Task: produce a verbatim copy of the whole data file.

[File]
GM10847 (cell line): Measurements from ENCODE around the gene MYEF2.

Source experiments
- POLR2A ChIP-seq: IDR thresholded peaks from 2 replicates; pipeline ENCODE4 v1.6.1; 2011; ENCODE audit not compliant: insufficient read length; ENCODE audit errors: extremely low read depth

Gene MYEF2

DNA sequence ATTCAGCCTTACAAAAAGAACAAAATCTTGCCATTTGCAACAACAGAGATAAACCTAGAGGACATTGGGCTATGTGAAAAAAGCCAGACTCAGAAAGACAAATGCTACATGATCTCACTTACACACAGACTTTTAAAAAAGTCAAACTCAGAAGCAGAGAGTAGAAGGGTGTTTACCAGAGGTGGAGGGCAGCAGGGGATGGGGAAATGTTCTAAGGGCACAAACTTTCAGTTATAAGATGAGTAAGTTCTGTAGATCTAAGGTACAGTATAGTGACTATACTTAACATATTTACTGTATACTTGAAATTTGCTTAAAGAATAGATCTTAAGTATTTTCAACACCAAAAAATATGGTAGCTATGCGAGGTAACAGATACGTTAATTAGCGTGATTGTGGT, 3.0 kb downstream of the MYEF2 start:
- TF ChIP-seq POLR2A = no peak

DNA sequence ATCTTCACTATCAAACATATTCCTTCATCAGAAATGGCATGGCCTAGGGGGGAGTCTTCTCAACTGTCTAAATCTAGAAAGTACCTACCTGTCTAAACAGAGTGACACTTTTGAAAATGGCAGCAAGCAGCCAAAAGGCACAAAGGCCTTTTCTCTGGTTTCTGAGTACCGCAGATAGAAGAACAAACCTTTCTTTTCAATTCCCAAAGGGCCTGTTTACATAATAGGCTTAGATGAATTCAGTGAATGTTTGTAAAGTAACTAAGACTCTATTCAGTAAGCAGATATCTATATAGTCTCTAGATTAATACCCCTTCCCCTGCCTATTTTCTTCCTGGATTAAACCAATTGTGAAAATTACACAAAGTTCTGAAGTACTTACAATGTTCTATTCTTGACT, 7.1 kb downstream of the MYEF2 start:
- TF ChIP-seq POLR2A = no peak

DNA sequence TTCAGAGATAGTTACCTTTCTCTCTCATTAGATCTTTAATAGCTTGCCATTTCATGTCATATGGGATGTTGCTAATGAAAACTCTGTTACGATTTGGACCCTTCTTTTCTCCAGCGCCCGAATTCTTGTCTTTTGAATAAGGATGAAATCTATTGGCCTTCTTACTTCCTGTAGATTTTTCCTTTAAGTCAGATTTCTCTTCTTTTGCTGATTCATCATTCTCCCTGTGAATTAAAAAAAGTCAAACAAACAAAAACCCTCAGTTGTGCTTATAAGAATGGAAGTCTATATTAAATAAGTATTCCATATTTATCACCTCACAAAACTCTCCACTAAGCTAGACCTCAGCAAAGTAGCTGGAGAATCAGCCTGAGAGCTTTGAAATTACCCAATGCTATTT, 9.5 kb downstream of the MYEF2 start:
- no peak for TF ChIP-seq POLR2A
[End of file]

GM10847 (cell line): Measurements from ENCODE around the gene MYEF2.

Source experiments
- POLR2A ChIP-seq: IDR thresholded peaks from 2 replicates; pipeline ENCODE4 v1.6.1; 2011; ENCODE audit not compliant: insufficient read length; ENCODE audit errors: extremely low read depth

Gene MYEF2

DNA sequence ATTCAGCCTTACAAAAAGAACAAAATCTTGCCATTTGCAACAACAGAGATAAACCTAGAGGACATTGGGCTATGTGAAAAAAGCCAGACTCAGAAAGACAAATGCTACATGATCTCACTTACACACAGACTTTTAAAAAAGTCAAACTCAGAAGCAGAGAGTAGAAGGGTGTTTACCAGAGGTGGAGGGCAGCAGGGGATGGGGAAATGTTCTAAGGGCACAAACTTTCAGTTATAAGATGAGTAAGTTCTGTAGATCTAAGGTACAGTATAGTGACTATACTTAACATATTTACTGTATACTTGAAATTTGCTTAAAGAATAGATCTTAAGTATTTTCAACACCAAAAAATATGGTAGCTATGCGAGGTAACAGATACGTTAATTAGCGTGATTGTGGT, 3.0 kb downstream of the MYEF2 start:
- TF ChIP-seq POLR2A = no peak

DNA sequence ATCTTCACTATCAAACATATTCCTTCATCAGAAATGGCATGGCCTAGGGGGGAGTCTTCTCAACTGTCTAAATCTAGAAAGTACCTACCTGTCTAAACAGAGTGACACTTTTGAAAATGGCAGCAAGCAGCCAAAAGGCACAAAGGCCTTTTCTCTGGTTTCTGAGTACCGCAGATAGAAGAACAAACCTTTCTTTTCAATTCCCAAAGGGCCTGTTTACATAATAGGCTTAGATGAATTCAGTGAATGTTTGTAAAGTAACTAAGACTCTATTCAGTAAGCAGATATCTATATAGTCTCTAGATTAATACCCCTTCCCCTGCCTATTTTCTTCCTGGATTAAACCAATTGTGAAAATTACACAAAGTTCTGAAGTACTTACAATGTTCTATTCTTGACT, 7.1 kb downstream of the MYEF2 start:
- TF ChIP-seq POLR2A = no peak

DNA sequence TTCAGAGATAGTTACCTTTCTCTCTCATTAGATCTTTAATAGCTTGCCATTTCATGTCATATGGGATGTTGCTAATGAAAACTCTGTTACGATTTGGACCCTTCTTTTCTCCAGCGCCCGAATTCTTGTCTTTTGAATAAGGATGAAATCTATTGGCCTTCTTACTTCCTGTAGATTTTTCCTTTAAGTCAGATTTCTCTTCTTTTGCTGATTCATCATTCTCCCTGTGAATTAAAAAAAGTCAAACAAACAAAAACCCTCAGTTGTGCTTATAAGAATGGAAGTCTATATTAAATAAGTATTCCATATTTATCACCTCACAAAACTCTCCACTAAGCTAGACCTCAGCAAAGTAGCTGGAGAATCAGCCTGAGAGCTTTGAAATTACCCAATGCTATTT, 9.5 kb downstream of the MYEF2 start:
- no peak for TF ChIP-seq POLR2A